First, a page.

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The Dinosaurs of Industry

Since the time of their discovery in the early 19th century, dinosaurs have been pop-culture superstars. Beyond their scientific identities, they have a celebrity that has remained strong from decade to decade, and given their notoriety it is no wonder that they have been so often used as metaphors...

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A sketch of Brachiosaurus from R.S. Lull's 1920 textbook Organic Evolution.


Since the time of their discovery in the early 19th century, dinosaurs have been pop-culture superstars. Beyond their scientific identities, they have a celebrity that has remained strong from decade to decade, and given their notoriety it is no wonder that they have been so often used as metaphors and symbols.

More often than not, dinosaurs have been used as icons of stagnation. They were creatures that seemed "too big to fail"—only to have their gargantuan size turned against them. This belief stemmed from uncertainty about the extinction of the dinosaurs. At the beginning of the 20th century, many naturalists thought that dinosaurs were either out-competed by mammals or became so big and grotesque that they could no longer adapt to changing environmental conditions. Either way, they ultimately failed because they were too large and ponderous to react appropriately in the face of new challenges, and so they became the perfect icons of big business. Jay S. Miller, in a 1913 issue of the Business Philosopher, put it this way:
But why was the dinosaurs, with all its size and strength, finally compelled to succumb to its weak and apparently helpless rivals ?

The answer is easy. It was their degree of adaptability to changed conditions.

In spite of its seeming advantages, the dinosaur possessed little ability to respond to changed conditions. Just so long as its environment was favorable and congenial it continued to flourish. But when its surroundings began to change and become less favorable it failed to adapt itself to these changes and was necessarily slowly but surely exterminated.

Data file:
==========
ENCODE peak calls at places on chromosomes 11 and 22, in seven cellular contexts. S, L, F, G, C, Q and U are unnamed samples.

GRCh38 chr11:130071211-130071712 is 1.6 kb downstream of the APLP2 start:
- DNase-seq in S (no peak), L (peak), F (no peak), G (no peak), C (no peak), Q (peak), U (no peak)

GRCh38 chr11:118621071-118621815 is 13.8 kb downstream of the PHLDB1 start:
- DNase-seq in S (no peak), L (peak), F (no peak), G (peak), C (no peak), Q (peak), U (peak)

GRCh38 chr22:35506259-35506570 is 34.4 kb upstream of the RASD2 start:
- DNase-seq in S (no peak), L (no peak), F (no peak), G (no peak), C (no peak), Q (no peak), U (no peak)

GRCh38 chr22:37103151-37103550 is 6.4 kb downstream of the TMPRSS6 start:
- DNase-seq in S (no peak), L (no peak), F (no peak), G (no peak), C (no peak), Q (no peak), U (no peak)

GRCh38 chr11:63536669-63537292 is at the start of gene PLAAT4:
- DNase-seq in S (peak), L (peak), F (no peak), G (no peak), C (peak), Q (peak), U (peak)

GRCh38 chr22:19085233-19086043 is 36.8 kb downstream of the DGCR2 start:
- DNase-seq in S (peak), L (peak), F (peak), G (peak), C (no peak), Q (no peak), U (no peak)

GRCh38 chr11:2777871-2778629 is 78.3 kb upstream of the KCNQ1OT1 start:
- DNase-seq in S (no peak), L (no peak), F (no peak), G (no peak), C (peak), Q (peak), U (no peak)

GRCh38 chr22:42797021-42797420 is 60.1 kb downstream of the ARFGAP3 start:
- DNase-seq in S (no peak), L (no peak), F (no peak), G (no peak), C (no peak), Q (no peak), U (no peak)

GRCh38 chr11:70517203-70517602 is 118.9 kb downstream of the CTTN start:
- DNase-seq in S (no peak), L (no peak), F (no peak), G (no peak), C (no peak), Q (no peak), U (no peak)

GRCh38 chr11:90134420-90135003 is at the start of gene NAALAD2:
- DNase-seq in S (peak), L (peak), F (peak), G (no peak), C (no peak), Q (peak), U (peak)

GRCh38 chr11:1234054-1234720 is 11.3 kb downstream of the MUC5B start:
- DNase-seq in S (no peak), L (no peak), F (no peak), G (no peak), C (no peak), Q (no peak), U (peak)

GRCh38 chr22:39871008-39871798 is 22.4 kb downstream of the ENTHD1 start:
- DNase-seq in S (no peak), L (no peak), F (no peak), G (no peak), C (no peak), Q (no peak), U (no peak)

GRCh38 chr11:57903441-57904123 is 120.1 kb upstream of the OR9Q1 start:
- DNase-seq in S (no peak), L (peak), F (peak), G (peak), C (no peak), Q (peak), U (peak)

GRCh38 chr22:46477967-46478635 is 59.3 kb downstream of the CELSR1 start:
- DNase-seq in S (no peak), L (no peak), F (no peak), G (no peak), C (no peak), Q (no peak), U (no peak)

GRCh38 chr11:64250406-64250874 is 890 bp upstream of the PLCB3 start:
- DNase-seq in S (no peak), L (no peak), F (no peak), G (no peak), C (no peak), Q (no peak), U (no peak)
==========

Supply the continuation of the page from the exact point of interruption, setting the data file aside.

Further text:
The lesson behind all this was that, to survive in business, being able to swiftly adapt to new conditions was key. Better to be like the small mammals than the powerful dinosaurs. A May 1919 issue of The Shoeworkers' Journal similarly admonished cordwainers to be more like mammals and less like dinosaurs. Of dinosaurs, the article's author, Victor McCone, said:
They planned nothing. They were contented.

They produced nothing. They were contented.

They achieved nothing. They were contented.

They voted "no" on life above the dead line.
Once again, mammals showed the potential of mental agility and innovation, leading McCone to offer his readers a choice:
Will you be a man or a dinosaur? Are you going to be chained down by beef and boneheadedness? Or will you cultivate every personal excellence, all the skill you have no matter what you are doing, and rise out of the cellar of life? It is up to you.
A century later, these disparaging perspectives of dinosaurs seem rather silly. Dinosaurs were not a homogeneous group of large, lazy, and stupid creatures that died out one by one. They were a very diverse group of organisms, one lineage of which left living descendants, and they were done-in by a cataclysmic event that wiped out a variety of organisms ( including some groups of mammals). If we look back even further, we can see that the kin of the first mammals were pared back by an even worse extinction, yet it would be ludicrous to say that the origin of mammals was delayed because their ancestors were so short-sighted and slothful that they ceded ground to the more agile dinosaurs. Ultimately, any use of dinosaurs as a metaphor or symbol for human endeavor tells us more about the way we view dinosaurs than what they were actually like.
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About Brian Switek
Brian Switek

Brian Switek is a freelance science writer specializing in evolution, paleontology, and natural history. He writes regularly for National Geographic's Phenomena blog as Laelaps.

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